America Against the World: How We Are Different and Why We Are Disliked
(Henry Holt & Company, 2006), 259 pp., $25.
Friendly Fire: Losing Friends and Making Enemies in the Anti-American Century
(Public Affairs, 2006), 251 pp., $25.
Nobody likes Goliath, the fitting sobriquet Michael Mandelbaum has used for America in his most recent book.1 That the United States is unpopular in the world these days is clear from even a casual reading of the newspaper or a glance at the evening news. A complex mixture of anger, resentment, envy and fear has distilled into a potent brew of anti-Americanism. Far less clear is why so many people apparently dislike us so much. Two new books, Bruce Stokes’ and Andrew Kohut’s America Against the World: How We Are Different and Why We Are Disliked, which uses absorbing polling data from the Pew Center’s Global Attitudes Project, and Julia E. Sweig’s Friendly Fire: Losing Friends and Making Enemies in the Anti-American Century, attempt to explain this phenomenon.
For Sweig, the answers are obvious. Although she mentions the weight of history, especially in Latin America (her specialty), and resentment of U.S. power and wealth, she lays blame squarely on the personality of President Bush, perceived American unilateralism, U.S. policies in Iraq, and American opposition to the Kyoto climate-change treaty and the International Criminal Court (ICC). Focusing on traditional American allies, friends, partners and dependents, she provides breezy snapshots of recent anti-American incidents and statements. But for Sweig, it is not simply what we do; she also takes critical aim at who we are and how we appear to others around the world.
Stokes and Kohut do this much better. America Against the World attempts to understand how foreign publics view the United States, how American attitudes and values differ from those of other publics, and how these differences in turn feed the image problems America currently experiences. Putting aside questions over the accuracy of polling data from closed societies, especially in the Middle East, America Against the World contains a wealth of striking information, from both foreign and domestic audiences, on issues ranging from American values like individualism and religiosity to U.S. policy preferences on the unilateral use of force and democracy promotion.
Their analyses, however, are what might be termed necessary but not sufficient reasons to explain the current strain of anti-Americanism. Strong presidential personalities, policy disagreements and aesthetic differences have long been fodder for anti-American attitudes overseas. One need only recall the virulent European opposition to President Reagan, who was often portrayed there as a combination of cowboy and simpleton, and it goes without saying that there have always been at least faint strains of clearly irrational anti-Americanism, as well.2 But the underlying sources of today’s anti-Americanism are far more powerful and, unfortunately, liable to be far more lasting.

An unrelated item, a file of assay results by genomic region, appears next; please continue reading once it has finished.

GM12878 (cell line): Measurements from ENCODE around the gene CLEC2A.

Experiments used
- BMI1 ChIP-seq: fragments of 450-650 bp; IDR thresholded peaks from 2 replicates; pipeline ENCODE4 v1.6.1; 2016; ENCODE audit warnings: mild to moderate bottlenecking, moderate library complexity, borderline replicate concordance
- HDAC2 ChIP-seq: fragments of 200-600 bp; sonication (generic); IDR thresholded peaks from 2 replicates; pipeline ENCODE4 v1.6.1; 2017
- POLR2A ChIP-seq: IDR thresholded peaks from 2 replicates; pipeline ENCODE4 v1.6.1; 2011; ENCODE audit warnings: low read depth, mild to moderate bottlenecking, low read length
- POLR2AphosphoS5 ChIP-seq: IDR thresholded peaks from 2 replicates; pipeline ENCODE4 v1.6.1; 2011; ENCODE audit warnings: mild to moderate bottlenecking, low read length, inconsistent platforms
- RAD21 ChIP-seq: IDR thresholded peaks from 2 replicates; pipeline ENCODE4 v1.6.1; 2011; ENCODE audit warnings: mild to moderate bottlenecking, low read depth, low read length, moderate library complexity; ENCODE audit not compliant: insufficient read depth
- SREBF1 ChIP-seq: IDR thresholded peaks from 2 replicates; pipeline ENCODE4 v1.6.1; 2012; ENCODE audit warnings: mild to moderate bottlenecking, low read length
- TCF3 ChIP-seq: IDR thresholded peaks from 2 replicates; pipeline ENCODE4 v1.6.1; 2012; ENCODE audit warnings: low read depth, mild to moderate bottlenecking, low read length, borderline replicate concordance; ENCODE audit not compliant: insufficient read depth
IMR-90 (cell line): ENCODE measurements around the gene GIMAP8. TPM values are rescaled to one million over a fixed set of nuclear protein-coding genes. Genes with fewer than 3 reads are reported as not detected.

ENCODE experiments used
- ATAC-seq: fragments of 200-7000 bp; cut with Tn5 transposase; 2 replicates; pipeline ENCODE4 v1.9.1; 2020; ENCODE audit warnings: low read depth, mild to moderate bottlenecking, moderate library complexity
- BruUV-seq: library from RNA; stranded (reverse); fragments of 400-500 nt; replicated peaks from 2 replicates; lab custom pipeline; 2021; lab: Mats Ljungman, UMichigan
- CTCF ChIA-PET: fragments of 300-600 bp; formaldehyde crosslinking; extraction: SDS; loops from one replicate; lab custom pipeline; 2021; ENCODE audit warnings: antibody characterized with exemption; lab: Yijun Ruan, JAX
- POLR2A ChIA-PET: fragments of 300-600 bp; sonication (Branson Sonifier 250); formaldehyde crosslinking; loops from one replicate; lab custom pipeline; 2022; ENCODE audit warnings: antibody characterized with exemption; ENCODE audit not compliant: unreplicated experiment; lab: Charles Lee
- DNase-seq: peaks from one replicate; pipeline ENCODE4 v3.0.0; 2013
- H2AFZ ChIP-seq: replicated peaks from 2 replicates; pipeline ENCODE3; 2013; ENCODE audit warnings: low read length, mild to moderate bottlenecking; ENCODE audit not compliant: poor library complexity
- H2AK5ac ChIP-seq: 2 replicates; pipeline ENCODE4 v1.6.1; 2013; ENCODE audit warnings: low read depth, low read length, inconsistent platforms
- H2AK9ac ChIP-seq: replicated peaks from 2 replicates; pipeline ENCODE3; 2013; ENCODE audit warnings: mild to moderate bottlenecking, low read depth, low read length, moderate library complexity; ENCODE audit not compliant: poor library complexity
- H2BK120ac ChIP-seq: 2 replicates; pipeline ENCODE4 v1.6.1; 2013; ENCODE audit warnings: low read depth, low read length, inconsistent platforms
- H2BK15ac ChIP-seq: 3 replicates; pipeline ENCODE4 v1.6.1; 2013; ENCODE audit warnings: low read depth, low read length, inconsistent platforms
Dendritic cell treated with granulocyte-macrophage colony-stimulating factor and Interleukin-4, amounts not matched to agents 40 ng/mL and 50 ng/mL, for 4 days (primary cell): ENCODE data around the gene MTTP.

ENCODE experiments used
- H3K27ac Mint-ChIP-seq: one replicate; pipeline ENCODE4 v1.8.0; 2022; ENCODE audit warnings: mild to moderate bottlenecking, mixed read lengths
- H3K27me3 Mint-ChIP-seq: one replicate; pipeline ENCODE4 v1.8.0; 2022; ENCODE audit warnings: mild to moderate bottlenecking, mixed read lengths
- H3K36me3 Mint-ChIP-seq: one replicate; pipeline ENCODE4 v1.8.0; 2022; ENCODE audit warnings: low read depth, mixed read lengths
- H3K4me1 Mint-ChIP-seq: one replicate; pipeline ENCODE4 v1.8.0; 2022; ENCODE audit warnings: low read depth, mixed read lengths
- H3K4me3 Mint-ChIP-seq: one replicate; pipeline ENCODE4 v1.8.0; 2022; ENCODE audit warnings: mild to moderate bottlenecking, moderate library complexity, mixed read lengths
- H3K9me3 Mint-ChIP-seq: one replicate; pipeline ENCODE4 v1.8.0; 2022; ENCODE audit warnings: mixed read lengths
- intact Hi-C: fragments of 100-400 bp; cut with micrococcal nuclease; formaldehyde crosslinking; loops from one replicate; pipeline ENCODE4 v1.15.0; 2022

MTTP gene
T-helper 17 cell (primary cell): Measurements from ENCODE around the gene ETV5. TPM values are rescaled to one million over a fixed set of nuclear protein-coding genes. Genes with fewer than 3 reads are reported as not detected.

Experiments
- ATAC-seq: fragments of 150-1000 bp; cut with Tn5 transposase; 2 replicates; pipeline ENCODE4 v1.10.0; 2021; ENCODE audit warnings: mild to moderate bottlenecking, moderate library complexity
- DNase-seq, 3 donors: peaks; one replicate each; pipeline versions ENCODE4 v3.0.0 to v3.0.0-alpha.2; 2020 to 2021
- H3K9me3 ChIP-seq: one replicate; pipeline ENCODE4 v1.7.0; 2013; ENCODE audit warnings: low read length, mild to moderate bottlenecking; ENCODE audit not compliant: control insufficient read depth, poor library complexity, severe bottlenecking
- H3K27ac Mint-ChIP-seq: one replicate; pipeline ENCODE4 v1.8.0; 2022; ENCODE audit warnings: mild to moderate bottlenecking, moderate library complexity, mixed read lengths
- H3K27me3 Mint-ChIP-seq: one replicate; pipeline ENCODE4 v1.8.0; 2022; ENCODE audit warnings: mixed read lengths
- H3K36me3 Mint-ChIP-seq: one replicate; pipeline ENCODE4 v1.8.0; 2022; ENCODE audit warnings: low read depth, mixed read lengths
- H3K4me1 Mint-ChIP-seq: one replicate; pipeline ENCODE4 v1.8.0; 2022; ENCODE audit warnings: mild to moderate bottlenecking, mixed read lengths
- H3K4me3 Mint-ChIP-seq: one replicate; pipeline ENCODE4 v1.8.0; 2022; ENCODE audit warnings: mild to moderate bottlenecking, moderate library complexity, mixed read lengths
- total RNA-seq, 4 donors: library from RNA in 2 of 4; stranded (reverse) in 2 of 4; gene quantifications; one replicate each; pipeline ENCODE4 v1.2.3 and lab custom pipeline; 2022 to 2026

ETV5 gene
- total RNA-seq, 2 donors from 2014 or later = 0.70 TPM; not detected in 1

What distinguishes America’s current unpopularity from previous periods is a cluster of systemic divisions—shifts of the global tectonic plates, so to speak. These changes in the international system are the most important and least analyzed reasons for the unprecedented levels of hostility toward the United States. First, the collapse of the Berlin Wall and the demise of the Soviet Union changed profoundly the nature of the international system and the nature of the Transatlantic relationship. With the bipolar world that had grown out of the debris of World War II turned into a unipolar one, the United States now stands alone in attracting the lion’s share of the world’s fears and hopes, grievances and disappointments. Consider the paradox: The United States is blamed for being too strong, but at the same time it is faulted for not using its strength to solve the world’s problems.
In the post-Cold War era, too, the United States does not need its allies as much as before, nor they us. As G. John Ikenberry has observed, a shared fear of the Soviet threat was the “glue” at the core of the Transatlantic relationship and America’s alliances around the world, and the global War on Terror simply doesn’t supply “glue” to the same extent.
Second, a fundamental rethinking of the legal underpinnings of war and peace, and the use of force more generally, is now taking place. September 11 has catalyzed intense questioning over how well the inherited system of international law can operate in the current environment, specifically whether our legacy notions of preemption, legitimacy and the use of force still make sense. No new consensus has yet been reached. Even when countries agree on the threats we face (and there is broad agreement on the dangers posed by terrorism, WMD and failing states), we often disagree over the policy prescriptions.